It’s a mad world and it seems to be only getting madder.
Madder, and also faster, less certain, increasingly inequitable, and more divisive. All conditions which neuroscience shows can drive our primal brains into a very unhappy state.
This is increasingly visible within organisations which are filled with people struggling with feeling overwhelmed. The stress of too much to do and too little time, too many emails, meetings, expectations, and yet, fewer resources. Statistics compiled by the Association of the Global Organisation for Stress show that this is a global issue;
- 80% of workers feel stress on the job and nearly half say they need help in learning how to manage stress. And 42% say their co-workers need such help – American Institute of Stress.
- Stress levels in the workplace are rising with 6 in 10 workers in major global economies experiencing increased workplace stress. With China (86%) having the highest rise in workplace stress – The Regus Group
- Alarmingly 91% of adult Australians feel stress in at least one important area of their lives. Almost 50% feel very stressed about one part of their life – Lifeline Australia.
- Australian employees are absent for an average of 3.2 working days each year through stress. This workplace stress costs the Australian economy approximately $14.2 billion – Medibank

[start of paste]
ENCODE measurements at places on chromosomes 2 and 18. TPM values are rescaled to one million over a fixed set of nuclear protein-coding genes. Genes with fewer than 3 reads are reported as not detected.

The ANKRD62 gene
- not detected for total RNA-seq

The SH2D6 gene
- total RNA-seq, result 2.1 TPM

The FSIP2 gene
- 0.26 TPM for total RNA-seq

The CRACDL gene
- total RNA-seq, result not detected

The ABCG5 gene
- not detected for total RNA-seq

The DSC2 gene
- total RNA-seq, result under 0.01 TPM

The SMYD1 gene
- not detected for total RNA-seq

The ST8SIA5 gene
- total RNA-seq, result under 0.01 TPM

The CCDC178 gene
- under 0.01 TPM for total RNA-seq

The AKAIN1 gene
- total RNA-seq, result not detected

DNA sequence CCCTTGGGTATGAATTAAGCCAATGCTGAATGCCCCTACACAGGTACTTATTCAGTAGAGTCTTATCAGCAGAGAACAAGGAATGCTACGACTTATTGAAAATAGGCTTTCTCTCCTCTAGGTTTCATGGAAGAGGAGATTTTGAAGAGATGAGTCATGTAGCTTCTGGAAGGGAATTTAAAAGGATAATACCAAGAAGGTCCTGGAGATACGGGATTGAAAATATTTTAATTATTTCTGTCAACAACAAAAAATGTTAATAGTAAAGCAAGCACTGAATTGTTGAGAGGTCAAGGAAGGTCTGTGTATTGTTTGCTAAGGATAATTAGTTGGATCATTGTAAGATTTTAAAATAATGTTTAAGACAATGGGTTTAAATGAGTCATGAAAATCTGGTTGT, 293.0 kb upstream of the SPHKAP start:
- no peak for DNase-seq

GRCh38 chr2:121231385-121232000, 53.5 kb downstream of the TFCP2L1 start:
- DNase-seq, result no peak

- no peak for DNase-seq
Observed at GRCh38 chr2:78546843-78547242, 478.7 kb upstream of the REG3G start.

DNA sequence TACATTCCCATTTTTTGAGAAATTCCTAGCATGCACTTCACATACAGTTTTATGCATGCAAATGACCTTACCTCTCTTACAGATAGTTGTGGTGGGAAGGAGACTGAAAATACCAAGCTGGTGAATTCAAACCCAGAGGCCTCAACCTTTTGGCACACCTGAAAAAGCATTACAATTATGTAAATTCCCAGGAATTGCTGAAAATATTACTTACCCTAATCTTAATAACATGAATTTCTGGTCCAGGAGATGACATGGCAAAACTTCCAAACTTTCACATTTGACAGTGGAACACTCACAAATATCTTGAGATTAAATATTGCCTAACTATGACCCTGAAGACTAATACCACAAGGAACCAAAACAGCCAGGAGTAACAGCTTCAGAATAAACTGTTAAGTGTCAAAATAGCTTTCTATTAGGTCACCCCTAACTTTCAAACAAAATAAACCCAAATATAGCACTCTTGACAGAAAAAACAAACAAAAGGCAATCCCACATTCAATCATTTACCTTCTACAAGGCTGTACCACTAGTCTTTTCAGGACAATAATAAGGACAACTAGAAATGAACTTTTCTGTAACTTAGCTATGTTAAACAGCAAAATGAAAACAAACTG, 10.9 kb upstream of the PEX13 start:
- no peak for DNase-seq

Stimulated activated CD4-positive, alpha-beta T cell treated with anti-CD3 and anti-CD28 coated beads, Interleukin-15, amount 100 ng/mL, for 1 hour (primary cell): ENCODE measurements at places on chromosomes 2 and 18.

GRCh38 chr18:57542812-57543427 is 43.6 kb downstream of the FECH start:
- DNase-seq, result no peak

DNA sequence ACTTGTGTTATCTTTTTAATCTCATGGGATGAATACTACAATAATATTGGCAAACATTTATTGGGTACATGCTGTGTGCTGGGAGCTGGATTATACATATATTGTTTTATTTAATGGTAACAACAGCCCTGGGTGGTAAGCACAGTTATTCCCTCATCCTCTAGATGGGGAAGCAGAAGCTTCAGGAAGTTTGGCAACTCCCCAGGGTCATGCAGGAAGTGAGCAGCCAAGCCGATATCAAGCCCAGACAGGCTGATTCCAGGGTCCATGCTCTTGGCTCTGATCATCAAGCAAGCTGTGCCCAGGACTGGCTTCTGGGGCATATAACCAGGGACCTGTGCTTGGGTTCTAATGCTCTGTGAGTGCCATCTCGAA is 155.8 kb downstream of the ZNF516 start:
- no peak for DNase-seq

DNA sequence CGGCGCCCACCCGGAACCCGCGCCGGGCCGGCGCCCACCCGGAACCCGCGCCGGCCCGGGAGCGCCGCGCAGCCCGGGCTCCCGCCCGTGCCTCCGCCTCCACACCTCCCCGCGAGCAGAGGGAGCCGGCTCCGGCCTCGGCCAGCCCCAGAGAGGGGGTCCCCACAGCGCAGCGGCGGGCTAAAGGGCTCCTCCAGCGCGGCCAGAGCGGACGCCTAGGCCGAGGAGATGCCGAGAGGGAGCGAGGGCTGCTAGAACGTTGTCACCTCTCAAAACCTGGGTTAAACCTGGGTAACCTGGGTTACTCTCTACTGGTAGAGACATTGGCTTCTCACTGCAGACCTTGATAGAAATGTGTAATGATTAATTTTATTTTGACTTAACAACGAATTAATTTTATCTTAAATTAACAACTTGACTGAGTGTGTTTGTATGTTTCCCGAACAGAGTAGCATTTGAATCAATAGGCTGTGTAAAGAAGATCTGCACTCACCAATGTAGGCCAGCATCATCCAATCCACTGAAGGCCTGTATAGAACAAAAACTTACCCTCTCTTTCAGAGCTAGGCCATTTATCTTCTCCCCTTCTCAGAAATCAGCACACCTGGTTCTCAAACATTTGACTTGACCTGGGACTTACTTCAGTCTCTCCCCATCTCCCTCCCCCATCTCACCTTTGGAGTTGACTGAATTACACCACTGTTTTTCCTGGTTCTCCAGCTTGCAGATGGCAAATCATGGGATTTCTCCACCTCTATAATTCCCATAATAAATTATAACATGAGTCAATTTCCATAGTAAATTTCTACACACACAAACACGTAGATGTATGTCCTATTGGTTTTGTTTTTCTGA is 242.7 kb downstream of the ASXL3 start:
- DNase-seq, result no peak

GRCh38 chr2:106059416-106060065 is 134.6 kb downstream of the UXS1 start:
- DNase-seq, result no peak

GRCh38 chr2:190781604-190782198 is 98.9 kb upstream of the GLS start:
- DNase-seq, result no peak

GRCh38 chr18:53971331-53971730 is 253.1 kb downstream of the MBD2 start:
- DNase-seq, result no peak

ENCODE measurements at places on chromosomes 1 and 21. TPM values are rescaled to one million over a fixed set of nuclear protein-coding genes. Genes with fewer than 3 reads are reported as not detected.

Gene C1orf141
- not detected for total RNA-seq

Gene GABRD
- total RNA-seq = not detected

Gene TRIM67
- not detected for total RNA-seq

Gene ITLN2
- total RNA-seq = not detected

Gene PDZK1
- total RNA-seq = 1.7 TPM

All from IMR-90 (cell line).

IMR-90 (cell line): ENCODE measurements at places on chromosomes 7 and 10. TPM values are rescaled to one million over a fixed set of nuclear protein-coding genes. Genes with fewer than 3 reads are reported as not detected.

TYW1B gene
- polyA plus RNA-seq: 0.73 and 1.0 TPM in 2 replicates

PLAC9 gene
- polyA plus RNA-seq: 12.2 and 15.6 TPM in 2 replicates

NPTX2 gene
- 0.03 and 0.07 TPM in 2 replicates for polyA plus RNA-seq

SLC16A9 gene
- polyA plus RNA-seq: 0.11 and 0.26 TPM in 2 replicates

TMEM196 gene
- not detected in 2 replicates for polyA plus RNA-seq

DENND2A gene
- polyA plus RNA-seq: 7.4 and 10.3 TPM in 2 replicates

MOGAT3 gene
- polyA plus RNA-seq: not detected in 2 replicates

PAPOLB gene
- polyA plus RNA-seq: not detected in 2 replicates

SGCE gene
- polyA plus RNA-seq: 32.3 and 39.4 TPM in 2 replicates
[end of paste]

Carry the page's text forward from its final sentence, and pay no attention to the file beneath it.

- An estimated 442,000 individuals in Britain, who worked in 2007/08 believed that they were experiencing work-related stress at a level that was making them ill – Labour Force Survey.
Within this environment employee engagement is also increasingly recognized as a driver of workplace performance, and this has a downside when organisations define engagement, as they often do, as being willing to go above and beyond what’s expected. Those employees who get to work early, stay late and are always connected are often seen as valuable assets. However, this is a recipe for burnout, not for sustainable high performance.
How do you recognize when you, your colleagues or staff are running on empty? And how do you promote the physical, emotional and social well-being of your people in such an environment?
If you are not paying attention to these issues already, it may be time to consider changing that.
Which leads to the questions “what really works to drive engagement and performance?”
The guys at Habits at Work (* full disclosure I know them and love their work!) have systematically reviewed tons of research about what really works to drive engagement and performance in the workplace. Their team of actuaries and researchers in their Behavioral Research and Applied Technology Laboratory (or BRATLAB for short) spend their waking hours investigating the habits that lead to thriving employees, delighted customers and flourishing companies.
Over the last 20 years their key finding is that businesses flourish as a result of investing in their people. Employees who are healthy, happy and (financially) secure generate sustained, high-quality performance.
“Performance” in this context is defined as the ability, energy, stamina and mental capacity to do great work, to be resilient in the face of set-backs, to be engaged in your work and to remain highly focused on a set of important work and life tasks. Nice, right?